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Drafting Option Agreements

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					Keys to Drafting a Stock Option Agreement An option agreement is an agreement between two parties that provides one of the parties with the right, but not the obligation to buy, sell or obtain a specific asset at an agreed upon price at some time in the future. One common type of option agreement is a written outline that provides the details of an employee's ability to obtain stock options. Several key aspects must be addressed in any stock option agreement. For one, the exercise price should be listed. Second, the expiration date of the options must be provided. The vesting schedule should be provided. The agreement should also provide that the options are not transferable. The most important part of an option agreement is that the optionee is not committed to purchasing the shares at a certain price or at a certain time. As the word suggests, the optionee has the choice to buy or not to buy. As long as the optionee provides the company with adequate consideration, this option contract is perfectly valid and enforceable. Generally, the consideration provided by the optionee is the optionee’s services to the company by way of his or her employment. The drafters of a stock option agreement must be sure that the transaction comports with all applicable laws promulgated by the Securities Exchange Commission (SEC), most importantly the reporting and liability provisions of Section 16 of the Securities Exchange Act of 1934. These rules prohibit an optionee from selling, transferring, or otherwise disposing of any of the common stock underlying the exercised options during the six (6) months immediately following the grant of the option. In fact, the agreement itself may place even stricter limitations on transfer of the stock in an effort to curtail the risk of insider trading. Also, the employee must acknowledge that his or her decision to execute the Agreement was not based on any oral or written representation as to fact or otherwise made by or on behalf of company, and was only based solely upon a review of publicly available information. The company’s purpose in granting stock options to an executive is to motivate the executive to work hard towards the company’s growth. This purpose is undermined if the executive optionee is allowed to sell his stock immediately after exercising the option. Thus, it is reasonable to include a holding period whereby the stock cannot be sold, transferred, or otherwise disposed of. A valid stock option agreement must adequately address these legal issues and further cover in detail the representations and warranties made by each party. If the necessary language is included, a stock option agreement is valid and enforceable once executed by both parties.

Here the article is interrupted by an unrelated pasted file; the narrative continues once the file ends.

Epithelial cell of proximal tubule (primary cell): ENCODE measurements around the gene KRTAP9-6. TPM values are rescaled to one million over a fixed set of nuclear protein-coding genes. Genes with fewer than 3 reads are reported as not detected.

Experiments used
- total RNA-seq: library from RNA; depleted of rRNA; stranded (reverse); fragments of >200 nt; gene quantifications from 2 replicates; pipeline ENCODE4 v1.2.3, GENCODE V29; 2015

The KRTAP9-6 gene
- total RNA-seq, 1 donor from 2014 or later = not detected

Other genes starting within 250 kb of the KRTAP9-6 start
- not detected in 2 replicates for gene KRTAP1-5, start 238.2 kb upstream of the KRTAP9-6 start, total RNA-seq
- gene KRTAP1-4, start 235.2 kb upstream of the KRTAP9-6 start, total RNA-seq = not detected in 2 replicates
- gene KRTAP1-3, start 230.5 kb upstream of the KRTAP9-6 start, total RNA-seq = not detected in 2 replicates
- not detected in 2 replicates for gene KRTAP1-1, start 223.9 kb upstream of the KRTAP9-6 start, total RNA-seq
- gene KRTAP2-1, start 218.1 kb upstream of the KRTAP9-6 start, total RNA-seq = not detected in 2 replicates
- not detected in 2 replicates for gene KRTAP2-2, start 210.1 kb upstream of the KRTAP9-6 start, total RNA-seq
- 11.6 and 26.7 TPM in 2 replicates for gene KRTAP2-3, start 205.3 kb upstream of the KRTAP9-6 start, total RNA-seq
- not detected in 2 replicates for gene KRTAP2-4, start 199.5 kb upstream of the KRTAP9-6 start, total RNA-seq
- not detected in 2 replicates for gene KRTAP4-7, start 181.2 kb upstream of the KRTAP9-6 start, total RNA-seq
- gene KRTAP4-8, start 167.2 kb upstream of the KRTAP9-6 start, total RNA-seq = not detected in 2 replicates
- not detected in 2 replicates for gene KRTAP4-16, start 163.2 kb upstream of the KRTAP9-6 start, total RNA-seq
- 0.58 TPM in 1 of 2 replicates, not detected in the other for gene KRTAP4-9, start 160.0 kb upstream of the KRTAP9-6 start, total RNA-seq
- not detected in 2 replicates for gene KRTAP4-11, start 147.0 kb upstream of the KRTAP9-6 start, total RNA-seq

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posted:5/18/2009
language:English
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